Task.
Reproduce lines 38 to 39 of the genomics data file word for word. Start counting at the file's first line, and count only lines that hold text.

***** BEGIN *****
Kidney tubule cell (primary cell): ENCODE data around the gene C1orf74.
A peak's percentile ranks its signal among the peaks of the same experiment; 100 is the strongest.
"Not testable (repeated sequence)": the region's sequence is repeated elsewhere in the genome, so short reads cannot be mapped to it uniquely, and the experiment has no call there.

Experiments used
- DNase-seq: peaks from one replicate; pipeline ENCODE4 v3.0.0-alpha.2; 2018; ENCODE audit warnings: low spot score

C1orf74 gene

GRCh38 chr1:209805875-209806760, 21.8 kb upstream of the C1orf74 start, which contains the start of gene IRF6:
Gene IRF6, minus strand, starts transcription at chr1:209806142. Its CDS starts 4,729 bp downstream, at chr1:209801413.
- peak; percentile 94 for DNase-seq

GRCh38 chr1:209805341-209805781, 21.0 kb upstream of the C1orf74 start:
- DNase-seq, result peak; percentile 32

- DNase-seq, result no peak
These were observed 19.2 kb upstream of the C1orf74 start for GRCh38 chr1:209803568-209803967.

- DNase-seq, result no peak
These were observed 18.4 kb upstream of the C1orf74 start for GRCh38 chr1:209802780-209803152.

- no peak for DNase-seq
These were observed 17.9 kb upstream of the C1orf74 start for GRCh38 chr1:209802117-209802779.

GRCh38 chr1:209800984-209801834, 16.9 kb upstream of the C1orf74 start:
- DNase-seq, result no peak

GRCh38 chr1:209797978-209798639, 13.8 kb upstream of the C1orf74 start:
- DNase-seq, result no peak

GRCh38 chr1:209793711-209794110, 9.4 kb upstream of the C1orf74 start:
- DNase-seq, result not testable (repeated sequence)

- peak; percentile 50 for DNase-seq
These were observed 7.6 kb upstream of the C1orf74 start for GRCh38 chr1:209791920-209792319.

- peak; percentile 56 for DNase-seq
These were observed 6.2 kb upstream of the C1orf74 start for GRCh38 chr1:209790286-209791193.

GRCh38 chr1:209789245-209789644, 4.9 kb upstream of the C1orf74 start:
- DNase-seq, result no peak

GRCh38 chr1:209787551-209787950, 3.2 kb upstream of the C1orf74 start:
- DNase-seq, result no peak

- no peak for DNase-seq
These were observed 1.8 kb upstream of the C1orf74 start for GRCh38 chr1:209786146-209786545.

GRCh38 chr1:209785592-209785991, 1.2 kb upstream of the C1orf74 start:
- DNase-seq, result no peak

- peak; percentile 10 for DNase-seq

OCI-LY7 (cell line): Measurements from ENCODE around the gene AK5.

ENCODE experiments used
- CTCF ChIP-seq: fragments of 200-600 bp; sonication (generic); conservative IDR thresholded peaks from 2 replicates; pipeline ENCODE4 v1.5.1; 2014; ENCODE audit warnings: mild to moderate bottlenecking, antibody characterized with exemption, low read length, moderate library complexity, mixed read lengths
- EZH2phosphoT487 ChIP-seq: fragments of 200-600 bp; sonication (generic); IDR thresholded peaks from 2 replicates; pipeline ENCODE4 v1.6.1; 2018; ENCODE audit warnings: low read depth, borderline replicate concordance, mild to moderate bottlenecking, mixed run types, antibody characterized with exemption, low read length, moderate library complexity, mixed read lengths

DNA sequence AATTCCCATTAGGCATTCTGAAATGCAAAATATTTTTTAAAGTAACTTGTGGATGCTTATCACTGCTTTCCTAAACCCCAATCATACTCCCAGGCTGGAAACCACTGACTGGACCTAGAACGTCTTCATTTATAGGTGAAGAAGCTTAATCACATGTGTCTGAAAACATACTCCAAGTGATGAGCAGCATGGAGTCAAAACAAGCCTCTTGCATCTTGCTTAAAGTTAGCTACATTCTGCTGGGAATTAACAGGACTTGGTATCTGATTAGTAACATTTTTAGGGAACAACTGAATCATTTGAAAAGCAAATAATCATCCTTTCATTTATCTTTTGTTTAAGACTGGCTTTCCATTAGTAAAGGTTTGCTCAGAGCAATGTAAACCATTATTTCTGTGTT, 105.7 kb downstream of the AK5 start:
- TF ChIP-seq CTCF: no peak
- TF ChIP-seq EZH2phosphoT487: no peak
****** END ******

ENCODE experiments used
- CTCF ChIP-seq: fragments of 200-600 bp; sonication (generic); conservative IDR thresholded peaks from 2 replicates; pipeline ENCODE4 v1.5.1; 2014; ENCODE audit warnings: mild to moderate bottlenecking, antibody characterized with exemption, low read length, moderate library complexity, mixed read lengths